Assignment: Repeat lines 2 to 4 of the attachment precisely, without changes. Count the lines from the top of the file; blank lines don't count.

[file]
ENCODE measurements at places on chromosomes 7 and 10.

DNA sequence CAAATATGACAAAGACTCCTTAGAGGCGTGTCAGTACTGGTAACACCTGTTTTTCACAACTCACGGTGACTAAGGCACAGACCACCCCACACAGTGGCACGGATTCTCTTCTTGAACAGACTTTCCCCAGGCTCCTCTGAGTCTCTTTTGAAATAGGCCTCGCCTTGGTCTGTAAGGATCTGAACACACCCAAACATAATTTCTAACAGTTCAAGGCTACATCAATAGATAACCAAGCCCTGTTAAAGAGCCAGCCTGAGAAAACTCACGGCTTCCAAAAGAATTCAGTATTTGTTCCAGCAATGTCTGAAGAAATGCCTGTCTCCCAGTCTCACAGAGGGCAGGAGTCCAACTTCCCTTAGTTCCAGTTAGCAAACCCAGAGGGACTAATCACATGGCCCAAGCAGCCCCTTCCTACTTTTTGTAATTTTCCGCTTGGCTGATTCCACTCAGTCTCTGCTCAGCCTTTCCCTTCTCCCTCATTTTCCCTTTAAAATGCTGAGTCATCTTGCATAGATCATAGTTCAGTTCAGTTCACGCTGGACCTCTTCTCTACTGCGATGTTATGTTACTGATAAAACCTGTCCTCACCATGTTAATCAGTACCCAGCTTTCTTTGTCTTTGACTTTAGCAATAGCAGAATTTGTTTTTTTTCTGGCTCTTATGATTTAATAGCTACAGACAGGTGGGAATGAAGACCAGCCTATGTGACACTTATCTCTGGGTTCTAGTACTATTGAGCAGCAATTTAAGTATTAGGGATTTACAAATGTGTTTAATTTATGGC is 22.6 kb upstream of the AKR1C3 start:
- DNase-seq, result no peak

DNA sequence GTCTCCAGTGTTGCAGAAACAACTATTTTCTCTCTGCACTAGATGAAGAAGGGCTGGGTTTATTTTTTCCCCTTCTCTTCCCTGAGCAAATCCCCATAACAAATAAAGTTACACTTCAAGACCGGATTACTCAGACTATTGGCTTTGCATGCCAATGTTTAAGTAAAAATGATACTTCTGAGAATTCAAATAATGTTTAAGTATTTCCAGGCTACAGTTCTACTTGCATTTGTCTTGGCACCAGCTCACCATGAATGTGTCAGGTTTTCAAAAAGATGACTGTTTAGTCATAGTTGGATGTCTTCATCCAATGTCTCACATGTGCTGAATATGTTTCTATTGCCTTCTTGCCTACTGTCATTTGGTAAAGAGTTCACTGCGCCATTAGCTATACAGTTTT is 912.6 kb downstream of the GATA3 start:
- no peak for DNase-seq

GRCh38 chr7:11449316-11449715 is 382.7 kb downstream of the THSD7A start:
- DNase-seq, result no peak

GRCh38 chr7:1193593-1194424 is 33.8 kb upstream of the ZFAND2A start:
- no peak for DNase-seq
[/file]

DNA sequence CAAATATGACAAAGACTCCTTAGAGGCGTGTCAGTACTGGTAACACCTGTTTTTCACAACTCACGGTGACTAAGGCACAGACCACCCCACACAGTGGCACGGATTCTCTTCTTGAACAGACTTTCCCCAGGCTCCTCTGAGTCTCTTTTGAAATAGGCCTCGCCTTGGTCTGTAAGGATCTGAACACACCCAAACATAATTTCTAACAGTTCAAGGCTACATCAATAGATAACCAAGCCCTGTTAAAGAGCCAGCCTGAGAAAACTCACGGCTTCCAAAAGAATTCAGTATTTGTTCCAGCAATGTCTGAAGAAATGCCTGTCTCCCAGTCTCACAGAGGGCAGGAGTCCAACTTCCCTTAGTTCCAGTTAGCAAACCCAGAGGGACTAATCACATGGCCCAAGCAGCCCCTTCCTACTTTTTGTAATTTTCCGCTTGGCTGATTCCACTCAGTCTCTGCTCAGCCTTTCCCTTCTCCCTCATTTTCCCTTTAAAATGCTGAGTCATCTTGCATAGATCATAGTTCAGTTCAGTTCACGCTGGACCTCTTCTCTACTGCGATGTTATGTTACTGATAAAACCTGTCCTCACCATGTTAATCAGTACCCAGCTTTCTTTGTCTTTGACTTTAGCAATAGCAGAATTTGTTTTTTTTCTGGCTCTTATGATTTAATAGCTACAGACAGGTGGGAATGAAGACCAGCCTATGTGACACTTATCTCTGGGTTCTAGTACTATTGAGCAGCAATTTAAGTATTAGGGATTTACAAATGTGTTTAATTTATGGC is 22.6 kb upstream of the AKR1C3 start:
- DNase-seq, result no peak

DNA sequence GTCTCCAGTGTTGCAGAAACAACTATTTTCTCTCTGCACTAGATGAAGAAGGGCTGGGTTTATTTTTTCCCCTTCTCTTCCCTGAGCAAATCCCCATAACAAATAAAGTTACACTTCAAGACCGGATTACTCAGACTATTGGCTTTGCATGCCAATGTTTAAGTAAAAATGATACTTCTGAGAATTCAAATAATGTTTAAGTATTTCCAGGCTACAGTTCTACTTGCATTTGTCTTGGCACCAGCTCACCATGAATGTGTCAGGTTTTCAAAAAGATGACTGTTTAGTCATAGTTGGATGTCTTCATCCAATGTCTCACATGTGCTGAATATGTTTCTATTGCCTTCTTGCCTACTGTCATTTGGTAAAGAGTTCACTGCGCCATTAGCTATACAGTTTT is 912.6 kb downstream of the GATA3 start: